But sometimes penguins' curiosity brings them into close proximity with humans who are out in the penguin stomping ground, foraging for scientific data while the birds are foraging for food.
Tuesday, December 12, 2006
Stewart Island's yellow-eyed penguin chick population has been decimated after the worst breeding season on record saw just one chick out of 32 survive.
Yellow Eyed Penguin Trust spokesperson Sue Murray says the disastrous season highlights the need for more research, but with funding set to stop next year, the programme's future and that of the island's penguin population hangs in the balance.
This is your Penguin Overlord, Ro. My main goal in life is to eat fish, and take over the world, but when I'm not busy doing either of them, I make comics about daily life in the arctic.
I'm going to try to have a new comic every Sunday or Monday, but no promises (world domination does take up a lot of my time).
Monday, December 11, 2006
Sunday, December 10, 2006
This project provides 'executables' that enable you to make your own soft-toy Linux® penguin. To put it straight: You can find sewing patterns and a community to sew your own soft toy or stuffed Linux® Tux penguin here.
Saturday, December 9, 2006
Friday, December 8, 2006
What's up with all these penguin movies?
Sure, penguins appear cute on the screen, real or animated. But zoo personnel don't always find them that cute. Rick Yazzolino, a penguin keeper at the Oregon Zoo in Portland, said they bite hard and use their stumpy flippers to slap around anyone who annoys them.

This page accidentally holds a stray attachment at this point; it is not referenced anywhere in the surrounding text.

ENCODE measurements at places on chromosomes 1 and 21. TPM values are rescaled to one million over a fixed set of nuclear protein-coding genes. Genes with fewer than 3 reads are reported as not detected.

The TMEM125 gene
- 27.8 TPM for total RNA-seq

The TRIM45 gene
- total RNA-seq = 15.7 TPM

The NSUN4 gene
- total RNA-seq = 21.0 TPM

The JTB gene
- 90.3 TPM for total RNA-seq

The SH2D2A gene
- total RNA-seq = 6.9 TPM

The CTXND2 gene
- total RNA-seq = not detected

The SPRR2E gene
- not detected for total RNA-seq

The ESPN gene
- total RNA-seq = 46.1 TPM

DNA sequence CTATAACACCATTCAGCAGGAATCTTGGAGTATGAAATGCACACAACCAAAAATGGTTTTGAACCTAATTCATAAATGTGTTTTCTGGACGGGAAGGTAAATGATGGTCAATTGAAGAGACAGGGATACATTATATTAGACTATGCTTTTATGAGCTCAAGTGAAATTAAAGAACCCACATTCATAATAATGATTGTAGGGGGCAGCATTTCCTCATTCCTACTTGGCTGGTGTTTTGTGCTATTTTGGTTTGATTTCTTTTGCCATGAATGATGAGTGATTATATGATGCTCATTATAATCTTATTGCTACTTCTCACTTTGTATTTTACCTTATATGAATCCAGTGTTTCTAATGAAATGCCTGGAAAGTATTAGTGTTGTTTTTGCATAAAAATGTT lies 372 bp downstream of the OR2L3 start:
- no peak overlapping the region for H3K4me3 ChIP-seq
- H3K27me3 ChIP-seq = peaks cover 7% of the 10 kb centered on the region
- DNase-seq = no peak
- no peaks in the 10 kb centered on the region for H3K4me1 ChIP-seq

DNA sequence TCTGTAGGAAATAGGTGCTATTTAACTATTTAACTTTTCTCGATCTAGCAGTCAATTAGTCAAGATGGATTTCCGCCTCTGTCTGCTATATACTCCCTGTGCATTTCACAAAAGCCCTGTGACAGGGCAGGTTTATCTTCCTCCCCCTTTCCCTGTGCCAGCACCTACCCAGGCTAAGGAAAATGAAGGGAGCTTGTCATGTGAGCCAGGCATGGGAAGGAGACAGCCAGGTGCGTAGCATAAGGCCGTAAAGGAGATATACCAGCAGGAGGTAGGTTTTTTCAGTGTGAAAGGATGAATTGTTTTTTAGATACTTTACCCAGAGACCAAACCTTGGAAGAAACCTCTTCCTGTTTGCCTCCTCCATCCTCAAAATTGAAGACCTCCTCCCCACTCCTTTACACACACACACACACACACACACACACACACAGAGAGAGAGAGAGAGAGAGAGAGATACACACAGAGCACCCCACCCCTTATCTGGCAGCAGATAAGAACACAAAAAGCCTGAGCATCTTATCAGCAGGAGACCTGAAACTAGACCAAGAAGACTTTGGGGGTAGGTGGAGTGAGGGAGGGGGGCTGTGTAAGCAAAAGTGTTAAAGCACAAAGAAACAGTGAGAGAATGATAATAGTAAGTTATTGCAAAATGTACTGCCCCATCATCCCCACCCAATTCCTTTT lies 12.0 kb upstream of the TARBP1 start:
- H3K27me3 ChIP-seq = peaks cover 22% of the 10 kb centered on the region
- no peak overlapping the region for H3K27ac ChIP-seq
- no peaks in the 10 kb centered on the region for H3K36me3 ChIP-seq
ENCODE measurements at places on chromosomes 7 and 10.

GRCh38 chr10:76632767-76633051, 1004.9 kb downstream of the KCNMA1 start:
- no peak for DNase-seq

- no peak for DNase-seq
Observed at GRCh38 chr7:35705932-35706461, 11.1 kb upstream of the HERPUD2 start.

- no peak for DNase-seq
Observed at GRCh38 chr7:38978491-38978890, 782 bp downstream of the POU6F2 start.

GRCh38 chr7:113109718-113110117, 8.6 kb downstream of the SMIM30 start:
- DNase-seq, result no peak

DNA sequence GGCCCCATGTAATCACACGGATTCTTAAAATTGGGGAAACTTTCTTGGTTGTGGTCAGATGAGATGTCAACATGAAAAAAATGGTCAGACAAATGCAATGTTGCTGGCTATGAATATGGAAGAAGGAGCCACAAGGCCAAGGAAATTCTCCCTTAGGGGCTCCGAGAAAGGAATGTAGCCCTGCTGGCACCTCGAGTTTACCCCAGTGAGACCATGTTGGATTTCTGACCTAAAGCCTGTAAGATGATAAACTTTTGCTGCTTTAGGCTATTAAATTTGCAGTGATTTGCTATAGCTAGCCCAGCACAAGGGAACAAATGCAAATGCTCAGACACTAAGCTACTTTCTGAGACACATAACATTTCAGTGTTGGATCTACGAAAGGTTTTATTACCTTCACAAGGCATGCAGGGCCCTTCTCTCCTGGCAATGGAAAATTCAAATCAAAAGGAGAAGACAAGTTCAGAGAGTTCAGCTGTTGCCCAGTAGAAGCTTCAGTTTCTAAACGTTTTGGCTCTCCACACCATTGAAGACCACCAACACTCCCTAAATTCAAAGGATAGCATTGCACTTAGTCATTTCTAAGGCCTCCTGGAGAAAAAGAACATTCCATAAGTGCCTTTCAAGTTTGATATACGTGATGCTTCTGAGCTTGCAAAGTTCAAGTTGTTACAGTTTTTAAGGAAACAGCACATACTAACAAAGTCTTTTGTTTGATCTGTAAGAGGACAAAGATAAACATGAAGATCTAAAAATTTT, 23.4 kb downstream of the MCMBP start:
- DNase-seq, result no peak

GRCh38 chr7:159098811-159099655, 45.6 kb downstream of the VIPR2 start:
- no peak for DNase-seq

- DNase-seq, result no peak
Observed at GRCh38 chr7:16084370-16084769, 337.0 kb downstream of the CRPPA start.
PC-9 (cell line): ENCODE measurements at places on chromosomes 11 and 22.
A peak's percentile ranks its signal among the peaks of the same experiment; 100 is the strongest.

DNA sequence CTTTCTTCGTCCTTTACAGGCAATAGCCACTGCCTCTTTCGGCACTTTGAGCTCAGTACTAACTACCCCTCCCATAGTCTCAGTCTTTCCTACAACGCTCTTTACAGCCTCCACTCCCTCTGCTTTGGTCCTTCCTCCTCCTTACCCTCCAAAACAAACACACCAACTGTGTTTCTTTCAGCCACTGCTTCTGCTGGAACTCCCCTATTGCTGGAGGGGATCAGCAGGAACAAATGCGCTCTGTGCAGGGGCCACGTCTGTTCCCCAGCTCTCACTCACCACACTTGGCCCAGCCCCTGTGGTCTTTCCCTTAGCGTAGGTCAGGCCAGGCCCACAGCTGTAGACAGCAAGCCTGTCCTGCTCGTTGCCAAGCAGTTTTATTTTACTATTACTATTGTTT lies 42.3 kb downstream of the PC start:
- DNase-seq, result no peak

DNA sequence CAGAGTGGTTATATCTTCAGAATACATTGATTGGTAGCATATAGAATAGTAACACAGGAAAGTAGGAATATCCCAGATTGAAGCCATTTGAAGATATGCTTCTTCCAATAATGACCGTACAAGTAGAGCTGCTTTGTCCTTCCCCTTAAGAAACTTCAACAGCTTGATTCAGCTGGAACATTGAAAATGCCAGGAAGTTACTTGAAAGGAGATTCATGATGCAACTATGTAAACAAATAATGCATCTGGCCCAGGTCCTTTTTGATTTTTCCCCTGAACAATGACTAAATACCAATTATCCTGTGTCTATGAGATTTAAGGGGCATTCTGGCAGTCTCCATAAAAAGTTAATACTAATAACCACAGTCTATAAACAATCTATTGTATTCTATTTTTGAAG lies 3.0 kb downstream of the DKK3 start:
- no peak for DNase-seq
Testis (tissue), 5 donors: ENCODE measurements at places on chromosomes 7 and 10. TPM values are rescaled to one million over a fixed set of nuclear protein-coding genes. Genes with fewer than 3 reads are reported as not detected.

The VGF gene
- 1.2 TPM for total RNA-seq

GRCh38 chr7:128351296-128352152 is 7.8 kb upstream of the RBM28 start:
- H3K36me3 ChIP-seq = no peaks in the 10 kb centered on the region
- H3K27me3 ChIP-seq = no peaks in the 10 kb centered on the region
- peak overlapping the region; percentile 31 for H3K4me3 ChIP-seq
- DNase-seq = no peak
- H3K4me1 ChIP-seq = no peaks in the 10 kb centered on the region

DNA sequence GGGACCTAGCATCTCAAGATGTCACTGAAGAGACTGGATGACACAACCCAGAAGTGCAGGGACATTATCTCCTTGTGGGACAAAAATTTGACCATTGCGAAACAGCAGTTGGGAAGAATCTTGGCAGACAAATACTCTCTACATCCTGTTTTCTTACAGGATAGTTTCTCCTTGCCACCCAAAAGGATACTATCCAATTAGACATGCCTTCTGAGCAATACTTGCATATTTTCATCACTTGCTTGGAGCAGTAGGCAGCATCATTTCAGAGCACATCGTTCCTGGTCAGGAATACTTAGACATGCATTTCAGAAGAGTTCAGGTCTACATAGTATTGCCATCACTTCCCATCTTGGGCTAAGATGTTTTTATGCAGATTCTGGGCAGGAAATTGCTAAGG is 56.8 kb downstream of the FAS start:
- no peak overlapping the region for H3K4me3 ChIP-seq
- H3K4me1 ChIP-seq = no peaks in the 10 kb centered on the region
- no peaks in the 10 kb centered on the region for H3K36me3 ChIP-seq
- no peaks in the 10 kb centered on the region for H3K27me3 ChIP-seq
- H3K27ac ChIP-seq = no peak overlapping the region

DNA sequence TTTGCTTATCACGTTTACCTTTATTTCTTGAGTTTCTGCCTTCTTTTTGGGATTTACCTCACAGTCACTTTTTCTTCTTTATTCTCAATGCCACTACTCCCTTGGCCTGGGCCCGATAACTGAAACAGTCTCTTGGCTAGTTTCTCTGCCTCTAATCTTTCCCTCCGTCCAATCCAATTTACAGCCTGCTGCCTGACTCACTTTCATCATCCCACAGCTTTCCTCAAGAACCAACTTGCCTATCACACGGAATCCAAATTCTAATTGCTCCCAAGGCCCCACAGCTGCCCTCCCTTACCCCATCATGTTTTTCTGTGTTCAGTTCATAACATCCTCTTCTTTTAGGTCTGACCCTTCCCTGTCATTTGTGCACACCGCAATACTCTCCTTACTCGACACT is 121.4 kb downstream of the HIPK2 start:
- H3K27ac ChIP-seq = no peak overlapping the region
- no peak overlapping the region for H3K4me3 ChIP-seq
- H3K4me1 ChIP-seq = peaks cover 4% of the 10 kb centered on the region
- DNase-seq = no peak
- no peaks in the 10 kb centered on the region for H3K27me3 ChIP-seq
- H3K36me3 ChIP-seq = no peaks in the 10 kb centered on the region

``I've been bitten hundreds of times,'' he said. ``There's not a day that goes by I don't go home without a wound, a sore or cut on my hands.''
One more thing, he said: They don't sing or tap dance.
So what is it about cinematic penguins that makes them more attractive than most other animals?
George Miller, who directed ``Happy Feet,'' said the birds' anthropomorphic qualities, like the way they walk, account for much of their popularity. Also, he said, ``only in the last decade or so has there been serious documentary footage out of Antarctica. It's tough to get around Antarctica.''
Gil Myers, an area supervisor for penguins at the Maryland Zoo in Baltimore, where penguins remain one of the major attractions, said they also benefit from a growing public awareness that global warming and overfishing are threatening the habitats of some species, a major theme in ``Happy Feet.''
Thursday, December 7, 2006
Police patrolled Sydney's endangered penguins last night, searching for clues to the thugs who destroyed eggs and damaged nesting boxes.
Manly residents also rallied around the endangered community living beside their homes – and in some cases wandering around their backyards – vowing to fight for the penguins' survival at any cost.
"If I ever found someone down there harassing them, I would kill them, that's how passionate we are about them," Garry, who lives next to the colony, told The Daily Telegraph yesterday.
They call the little guy "Samson," but the zookeepers know that might have to change.
That's because no one knows whether the Memphis Zoo's penguin chick, hatched just a little over a month ago, is a boy or a girl.